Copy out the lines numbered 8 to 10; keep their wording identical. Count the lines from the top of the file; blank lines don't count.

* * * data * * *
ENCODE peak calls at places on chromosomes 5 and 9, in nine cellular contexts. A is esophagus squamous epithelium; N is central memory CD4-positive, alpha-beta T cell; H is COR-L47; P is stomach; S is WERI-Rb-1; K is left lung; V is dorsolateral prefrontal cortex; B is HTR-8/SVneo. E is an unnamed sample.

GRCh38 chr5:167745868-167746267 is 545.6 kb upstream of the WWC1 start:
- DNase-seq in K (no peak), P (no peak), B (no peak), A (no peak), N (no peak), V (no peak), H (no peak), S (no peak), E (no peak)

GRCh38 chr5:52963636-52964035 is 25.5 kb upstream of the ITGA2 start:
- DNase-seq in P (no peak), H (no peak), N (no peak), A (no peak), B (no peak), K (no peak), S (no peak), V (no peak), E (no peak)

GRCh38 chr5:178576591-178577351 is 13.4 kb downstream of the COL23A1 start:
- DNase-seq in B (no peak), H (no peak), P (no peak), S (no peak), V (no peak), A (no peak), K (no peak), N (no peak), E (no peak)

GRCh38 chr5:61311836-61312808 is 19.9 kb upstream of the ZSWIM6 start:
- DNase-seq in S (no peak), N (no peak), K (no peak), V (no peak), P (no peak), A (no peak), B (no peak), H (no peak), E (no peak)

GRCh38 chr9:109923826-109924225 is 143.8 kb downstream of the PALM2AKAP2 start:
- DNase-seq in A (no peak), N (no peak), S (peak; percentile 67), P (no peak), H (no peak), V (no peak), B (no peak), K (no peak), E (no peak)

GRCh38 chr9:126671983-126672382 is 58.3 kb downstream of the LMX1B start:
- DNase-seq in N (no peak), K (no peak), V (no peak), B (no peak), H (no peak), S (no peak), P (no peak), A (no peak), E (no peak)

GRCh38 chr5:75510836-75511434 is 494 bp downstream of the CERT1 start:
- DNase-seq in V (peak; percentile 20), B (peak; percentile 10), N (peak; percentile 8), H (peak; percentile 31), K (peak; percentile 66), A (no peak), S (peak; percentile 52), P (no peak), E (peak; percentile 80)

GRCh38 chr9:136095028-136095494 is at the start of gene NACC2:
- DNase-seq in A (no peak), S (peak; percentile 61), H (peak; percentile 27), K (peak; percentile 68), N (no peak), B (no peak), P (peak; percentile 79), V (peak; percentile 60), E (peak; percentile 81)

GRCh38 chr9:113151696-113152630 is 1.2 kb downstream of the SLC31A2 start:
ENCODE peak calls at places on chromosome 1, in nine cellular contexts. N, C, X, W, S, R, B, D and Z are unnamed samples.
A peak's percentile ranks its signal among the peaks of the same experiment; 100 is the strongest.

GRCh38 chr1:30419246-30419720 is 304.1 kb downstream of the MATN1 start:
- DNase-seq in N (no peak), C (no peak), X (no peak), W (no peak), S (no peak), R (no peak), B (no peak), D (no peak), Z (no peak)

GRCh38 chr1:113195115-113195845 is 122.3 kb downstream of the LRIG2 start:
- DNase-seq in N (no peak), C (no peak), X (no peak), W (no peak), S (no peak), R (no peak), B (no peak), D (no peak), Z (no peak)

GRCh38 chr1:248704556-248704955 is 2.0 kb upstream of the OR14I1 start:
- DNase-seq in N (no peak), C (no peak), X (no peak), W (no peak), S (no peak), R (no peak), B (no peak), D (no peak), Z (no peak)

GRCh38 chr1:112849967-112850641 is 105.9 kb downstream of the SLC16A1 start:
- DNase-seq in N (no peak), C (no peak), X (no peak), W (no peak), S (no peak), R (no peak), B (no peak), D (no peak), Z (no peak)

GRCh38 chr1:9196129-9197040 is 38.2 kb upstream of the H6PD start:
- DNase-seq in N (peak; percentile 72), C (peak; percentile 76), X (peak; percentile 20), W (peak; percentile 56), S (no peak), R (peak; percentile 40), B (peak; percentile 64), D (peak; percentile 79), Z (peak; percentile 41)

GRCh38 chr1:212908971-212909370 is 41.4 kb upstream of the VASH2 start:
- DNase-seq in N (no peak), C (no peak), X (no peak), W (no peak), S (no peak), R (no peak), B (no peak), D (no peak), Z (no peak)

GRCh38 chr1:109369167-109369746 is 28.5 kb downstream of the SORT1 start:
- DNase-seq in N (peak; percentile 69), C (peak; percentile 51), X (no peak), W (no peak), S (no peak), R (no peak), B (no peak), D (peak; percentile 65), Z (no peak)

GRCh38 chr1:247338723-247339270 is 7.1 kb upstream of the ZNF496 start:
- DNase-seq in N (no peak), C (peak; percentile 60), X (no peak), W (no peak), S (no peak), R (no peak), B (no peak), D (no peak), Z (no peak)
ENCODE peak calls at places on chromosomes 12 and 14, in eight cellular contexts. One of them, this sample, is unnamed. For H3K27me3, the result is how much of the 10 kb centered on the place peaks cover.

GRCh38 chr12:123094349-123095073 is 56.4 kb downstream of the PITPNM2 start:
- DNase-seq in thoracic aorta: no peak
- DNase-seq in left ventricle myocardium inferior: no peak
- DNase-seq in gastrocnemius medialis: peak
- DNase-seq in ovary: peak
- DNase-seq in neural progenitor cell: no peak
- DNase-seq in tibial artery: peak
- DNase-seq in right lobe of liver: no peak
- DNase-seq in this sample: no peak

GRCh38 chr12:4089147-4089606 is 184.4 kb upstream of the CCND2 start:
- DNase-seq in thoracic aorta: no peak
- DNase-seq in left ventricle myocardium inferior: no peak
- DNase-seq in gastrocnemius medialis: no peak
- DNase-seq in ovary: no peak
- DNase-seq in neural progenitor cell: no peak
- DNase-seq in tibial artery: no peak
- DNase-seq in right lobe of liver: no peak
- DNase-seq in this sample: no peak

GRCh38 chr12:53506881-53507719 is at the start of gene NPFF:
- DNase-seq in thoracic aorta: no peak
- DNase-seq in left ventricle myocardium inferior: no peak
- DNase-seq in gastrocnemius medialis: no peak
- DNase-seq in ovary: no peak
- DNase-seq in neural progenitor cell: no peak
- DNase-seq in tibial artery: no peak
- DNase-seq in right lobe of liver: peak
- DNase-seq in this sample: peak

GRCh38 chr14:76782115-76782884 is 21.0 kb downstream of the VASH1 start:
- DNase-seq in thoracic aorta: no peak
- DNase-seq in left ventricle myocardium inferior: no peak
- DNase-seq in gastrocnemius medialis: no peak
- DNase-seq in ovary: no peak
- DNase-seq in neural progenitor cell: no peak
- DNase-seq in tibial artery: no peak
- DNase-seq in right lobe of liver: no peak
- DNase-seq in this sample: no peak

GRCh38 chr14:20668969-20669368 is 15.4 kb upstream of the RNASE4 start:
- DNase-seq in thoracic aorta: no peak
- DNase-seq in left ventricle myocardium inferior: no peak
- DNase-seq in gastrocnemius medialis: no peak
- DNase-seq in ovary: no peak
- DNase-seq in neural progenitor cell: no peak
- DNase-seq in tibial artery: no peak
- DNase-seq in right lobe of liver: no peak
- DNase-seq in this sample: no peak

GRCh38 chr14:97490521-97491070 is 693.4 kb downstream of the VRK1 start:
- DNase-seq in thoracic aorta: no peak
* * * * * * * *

GRCh38 chr5:61311836-61312808 is 19.9 kb upstream of the ZSWIM6 start:
- DNase-seq in S (no peak), N (no peak), K (no peak), V (no peak), P (no peak), A (no peak), B (no peak), H (no peak), E (no peak)

GRCh38 chr9:109923826-109924225 is 143.8 kb downstream of the PALM2AKAP2 start: